Thursday, December 20, 2012

A Post to View

I got up at 7:00 this morning, because I wanted to have time to myself, because that is when I write the best.  It is now 7:50, and I am just now starting to write in this blog.  Most of the time has been spent catering to the dogs.  As much as I like the little dogs, and I do like them, they are consumers, consumers of time, consumers of food, consumers of needs.

The computer is the same way, I turned it on at about 7:15 this morning, and it was at least a 1/2 hour before I was able to really use it, even if I could have.  Most of that is my fault, I run lots of scans at start up, virus scans, clean-up scans, and I also have lots of start-up programs, like networked drives and cloud services.

In fact I do a lot of things that get in my own way.  I have yet to figure them all out, but they are there because I am for the most part my own worst enemy.  Just like this blog which is rambling and headed no where, I get in my own way.  I should be talking of topical things, like guns, and children, and the end of the world as we know it, but instead I talk about obstructions, like dogs, and my computer, and my own personal bs that I use to prevent myself from actually doing anything of any type of importance.

So the next blog post will be about the important things, and I will let this one go, so I can get on to other things, and hopefully get back to writing.

Used to be writing was not so difficult.  Used to be that writing was just a matter of sitting down and the words would just flow onto the page.  Used to be I didn't seem to have anything else more pressing to do.  It now seems everything else is an excuse not to write, including that I am not alone.

Now I realize that I used to write about being alone, and the neglected and indigent, and sadness, and well just the dark and lonely crap everyone else felt, but could not put into words.  That is what I used to do, but now I am not lonely, I am happily married to a wonderful wife.  We have several dogs, and from her first marriage she has several children, and through that we have several grand children.  We also have a farm, of a sorts (although it should be more, but I won't go into that just yet), and have goats, and sheep, chickens, and well that's it for now, oh and cats, but they live in the barn with the rest of the animals.  I am not bored, I have plenty of things to do, everyday.  I am not lonely, I have many people and animals in my life.  I am not indigent, well I have never been indigent, but I used to know people who were.  I don't have a lot of friends per se, as well I have other things to do, and so do they, so they don't come see me, and I don't go see them, and well, that's not really an issue anyway.  I have never been neglected, I was the youngest of eight, and was treated with all the attention and accordance that any exceptional child should receive.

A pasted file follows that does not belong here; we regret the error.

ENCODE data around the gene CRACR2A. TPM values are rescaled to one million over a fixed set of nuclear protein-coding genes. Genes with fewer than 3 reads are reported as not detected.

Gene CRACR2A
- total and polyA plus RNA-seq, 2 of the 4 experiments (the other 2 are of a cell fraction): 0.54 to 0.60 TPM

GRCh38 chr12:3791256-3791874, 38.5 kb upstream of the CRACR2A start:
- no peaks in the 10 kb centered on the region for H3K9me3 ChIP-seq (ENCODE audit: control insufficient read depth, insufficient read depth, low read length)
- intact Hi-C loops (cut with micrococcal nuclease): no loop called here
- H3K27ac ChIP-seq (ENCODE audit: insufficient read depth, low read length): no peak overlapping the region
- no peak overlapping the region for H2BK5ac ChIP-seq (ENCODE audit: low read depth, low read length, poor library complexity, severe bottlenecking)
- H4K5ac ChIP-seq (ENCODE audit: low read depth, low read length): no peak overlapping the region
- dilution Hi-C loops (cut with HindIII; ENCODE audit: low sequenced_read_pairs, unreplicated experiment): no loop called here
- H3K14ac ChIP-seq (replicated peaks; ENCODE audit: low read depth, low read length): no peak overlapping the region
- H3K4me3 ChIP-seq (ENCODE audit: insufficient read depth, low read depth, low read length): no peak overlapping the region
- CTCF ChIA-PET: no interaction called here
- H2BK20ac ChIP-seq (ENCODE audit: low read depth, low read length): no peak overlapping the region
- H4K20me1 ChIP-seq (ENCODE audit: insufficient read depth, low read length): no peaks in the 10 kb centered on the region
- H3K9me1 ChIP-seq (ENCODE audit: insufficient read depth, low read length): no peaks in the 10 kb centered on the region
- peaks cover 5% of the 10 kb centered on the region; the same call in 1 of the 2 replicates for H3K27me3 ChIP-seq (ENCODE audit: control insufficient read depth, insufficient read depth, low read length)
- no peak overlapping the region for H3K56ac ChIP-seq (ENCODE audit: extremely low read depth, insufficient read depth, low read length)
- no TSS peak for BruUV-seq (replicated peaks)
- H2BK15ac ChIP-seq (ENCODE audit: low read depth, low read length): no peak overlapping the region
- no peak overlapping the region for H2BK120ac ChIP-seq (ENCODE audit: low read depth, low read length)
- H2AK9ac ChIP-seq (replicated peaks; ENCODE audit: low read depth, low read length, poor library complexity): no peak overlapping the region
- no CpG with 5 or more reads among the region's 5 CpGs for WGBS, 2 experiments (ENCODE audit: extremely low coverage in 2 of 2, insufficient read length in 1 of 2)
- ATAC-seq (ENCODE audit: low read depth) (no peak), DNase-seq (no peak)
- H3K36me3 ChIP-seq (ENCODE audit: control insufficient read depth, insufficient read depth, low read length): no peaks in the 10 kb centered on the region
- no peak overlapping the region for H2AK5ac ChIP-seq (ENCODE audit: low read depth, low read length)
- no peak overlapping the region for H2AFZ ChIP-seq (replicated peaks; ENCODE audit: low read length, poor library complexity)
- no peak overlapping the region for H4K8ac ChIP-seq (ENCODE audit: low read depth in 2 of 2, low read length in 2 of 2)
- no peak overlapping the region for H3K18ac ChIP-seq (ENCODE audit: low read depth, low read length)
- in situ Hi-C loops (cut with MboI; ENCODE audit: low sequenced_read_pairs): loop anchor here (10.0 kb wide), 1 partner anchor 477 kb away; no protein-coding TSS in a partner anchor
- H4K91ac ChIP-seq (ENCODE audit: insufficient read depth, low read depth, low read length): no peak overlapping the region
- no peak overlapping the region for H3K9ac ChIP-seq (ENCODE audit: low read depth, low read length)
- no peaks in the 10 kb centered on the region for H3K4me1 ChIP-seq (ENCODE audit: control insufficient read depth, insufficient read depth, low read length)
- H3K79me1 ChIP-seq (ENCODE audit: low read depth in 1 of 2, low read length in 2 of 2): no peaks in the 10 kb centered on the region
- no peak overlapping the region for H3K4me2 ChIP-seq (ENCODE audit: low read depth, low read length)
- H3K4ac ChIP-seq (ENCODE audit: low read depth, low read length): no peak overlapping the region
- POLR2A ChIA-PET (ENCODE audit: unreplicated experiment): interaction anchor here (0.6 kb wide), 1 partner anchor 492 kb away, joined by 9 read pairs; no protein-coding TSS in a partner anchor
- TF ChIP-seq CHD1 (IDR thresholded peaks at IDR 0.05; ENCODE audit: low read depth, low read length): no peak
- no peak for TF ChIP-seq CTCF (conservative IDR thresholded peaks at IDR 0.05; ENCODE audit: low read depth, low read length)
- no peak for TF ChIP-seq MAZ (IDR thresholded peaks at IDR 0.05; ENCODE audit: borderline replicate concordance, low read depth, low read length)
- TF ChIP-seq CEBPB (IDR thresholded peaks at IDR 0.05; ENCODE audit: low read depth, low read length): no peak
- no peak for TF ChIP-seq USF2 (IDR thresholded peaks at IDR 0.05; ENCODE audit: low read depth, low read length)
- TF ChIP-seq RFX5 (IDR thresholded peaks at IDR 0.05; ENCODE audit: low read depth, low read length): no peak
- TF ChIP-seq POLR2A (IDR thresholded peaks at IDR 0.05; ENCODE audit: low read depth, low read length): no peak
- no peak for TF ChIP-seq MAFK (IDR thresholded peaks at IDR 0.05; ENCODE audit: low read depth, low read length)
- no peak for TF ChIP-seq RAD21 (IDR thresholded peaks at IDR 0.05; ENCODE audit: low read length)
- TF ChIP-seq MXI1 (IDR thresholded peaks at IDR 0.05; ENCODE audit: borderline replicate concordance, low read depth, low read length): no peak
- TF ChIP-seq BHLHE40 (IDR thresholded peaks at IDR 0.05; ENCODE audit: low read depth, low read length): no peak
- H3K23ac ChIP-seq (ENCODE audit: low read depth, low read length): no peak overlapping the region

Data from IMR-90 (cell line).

I think because I was not any of those things ever, that I used to write about, I could write them without feeling, without concern for the feeling, because I was not them, I was not there, I was observing them.  I am not there still, or I am not there again, or yet, or for that mater, there has only really been one low point in my life, the time when I let my daughter go, and that memory haunts me still.  Nothing else seems to stick, everything else seems to flow, as it always has, but that memory continues to hold me, cold and desolate, as I sit there in my truck, as she goes with her grand parents, and the first real tears I ever remember crying, short of those a child cries for numerous reasons, reasonable or otherwise, came and continued to flow for quite some time.  Not really sobbing and crying so much, but just tears that didn't seem to end, and sadness that didn't seem to allow for any other feeling.

The only other time I ever remember coming close to that feeling was when my father died.  I do not even know why.  He died when I was away, on a drug crazed, party all day all night, tripping and drinking adventure to buy tickets for a concert in Toronto.  For 8 days, I and a friend of mine stayed on the streets of Toronto, waiting to buy tickets, with about 75 other crazy people from all over the US and Canada.  No one even knew anyone's names, my friend and I were Syracuse and Canton, and the girl I was hanging with was known as BC girl, while the guy that held the list, was known as Listman.  When I finally got back into NY, and had to stop at a truck stop just north of Watertown, NY because I was out of gas and out of cash, I called my family to see if they could come up and get me some gas.  That is when my mother told me about my father.  He had died two days ago, and the funeral was set for the next day.  She said she was sorry, and I said oh, okay.  She said she would send my sister with some gas money, and I said good-bye and thank you.  I went back to my Fiat 124 Sport, fell into the front seat and for some reason cried like I have never cried in the ten years between 8 and 18.